As I thrust my hand at tiny pop superstar Prince and blurted out "put it there, wee man," I had no idea the cheeky Scottish greeting would lead to the invitation of a lifetime.
In 1993 - at the height of his world fame - I was given a rare insight into his private world at his $15 million Paisley Park mansion and recording complex in Minneapolis.
I had travelled to his home city in the United States from my native Glasgow to review a Prince concert for a British newspaper, ahead of his UK tour.
His PR people had made it clear: I could speak to his band the New Power Generation but talking to or even approaching Prince was strictly out of bounds.
I arrived in Minneapolis a night ahead of the rest of the UK press pack and found an invitation to Prince's downtown nightclub Glam Slam pushed under my hotel room door.
I headed straight there but about midnight jetlag kicked in and there was no sign of Prince, so I decided to call it a night.
That was until a limo pulled up while I was waiting for a taxi. Out jumped Prince, decked out in a skin-tight, canary-yellow jumpsuit. He was surrounded by armed bodyguards who had handcuffs dangling from their belts and were screaming into walkie-talkies.
I went straight back into the club and got to within a few metres of the great man but there was no way past his security team.
However, when his main minder became momentarily distracted, I seized the opportunity. Clutching a bottle of beer, I slipped past the man-mountain and headed towards his boss.
For some reason, I yelled "put it there, wee man" and to my surprise an initially startled Prince suddenly broke into a laugh and accepted my handshake.
"I like it," he said. "Have a seat."
What followed was a scoop - an interview, of sorts, with a superstar who hadn't spoken to the press in many years.
It got even better. I was invited out to Paisley Park later that night to watch a 2am rehearsal.
I attended with a local taxi driver called Pele who I managed to sneak in as well. And with about 50 of Prince's friends we were treated to a mind-blowing personal performance from Prince and the New Power Generation.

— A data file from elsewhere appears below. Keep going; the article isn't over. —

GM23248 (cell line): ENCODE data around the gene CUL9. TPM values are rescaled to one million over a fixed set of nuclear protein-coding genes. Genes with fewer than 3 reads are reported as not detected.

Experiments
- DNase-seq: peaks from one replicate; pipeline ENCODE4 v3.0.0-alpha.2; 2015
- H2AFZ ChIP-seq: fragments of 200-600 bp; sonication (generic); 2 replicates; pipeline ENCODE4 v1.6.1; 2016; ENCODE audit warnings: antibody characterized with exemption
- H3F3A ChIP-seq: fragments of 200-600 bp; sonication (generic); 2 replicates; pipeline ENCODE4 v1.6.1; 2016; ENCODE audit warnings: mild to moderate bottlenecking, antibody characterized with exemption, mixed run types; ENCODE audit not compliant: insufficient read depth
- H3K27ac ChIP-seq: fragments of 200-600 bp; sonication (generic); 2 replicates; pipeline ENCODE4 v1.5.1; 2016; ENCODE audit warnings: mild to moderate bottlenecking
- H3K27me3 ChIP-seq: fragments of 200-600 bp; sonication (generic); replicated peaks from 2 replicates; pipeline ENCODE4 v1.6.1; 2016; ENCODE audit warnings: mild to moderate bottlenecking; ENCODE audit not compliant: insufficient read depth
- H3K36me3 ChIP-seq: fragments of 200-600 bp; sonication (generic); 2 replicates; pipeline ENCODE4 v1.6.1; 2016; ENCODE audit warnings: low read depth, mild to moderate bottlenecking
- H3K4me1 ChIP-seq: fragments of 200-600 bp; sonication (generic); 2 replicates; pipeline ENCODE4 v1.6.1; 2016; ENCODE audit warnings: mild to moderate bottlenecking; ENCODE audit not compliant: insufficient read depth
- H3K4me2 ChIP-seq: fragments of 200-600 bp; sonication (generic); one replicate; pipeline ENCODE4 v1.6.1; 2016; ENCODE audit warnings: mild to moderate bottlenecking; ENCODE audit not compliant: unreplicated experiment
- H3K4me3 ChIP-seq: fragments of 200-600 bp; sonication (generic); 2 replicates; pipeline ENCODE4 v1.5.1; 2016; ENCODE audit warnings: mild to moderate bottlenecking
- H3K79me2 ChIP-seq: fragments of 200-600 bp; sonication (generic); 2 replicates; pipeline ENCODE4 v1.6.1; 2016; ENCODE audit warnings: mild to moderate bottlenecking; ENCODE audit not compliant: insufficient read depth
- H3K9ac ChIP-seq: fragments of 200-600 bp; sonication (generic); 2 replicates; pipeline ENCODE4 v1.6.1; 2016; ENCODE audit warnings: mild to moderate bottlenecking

The next day I was given a tour of the workshops where Prince's flamboyant stage outfits were made, followed by a visit to a store he was opening in the CBD selling Prince perfumes and clothing.
While I was there I couldn't resist sneaking a picture of myself astride the original motorbike from the Purple Rain movie. When I was getting off, however, I dropped it and the person who took the photo thought he saw a ding on the petrol tank.
Later than night, I was treated to another blistering Prince concert at Paisley Park. Then the next day the real reason for the overseas press being summonsed to Minneapolis was revealed - Prince was changing his name.
His PR woman handed us sheets of paper with a "love symbol" printed on it and launched into a pretentious explanation of what it all meant and how this was how he would be known from then on.
Again I couldn't help myself. I piped up: "Sorry, this looks more like like a squiggle. Are you telling us Prince has changed his name to Squiggle?"
Much hilarity ensued. The poor PR woman was left tearing her hair out at being mercilessly ridiculed by a bunch of half-sozzled British tabloid reporters.
At 57, with more than 30 albums under his belt, Prince shows no signs of slowing down. To me, he is still a King, never mind a Prince.
Oh, and sorry about the bike, wee man.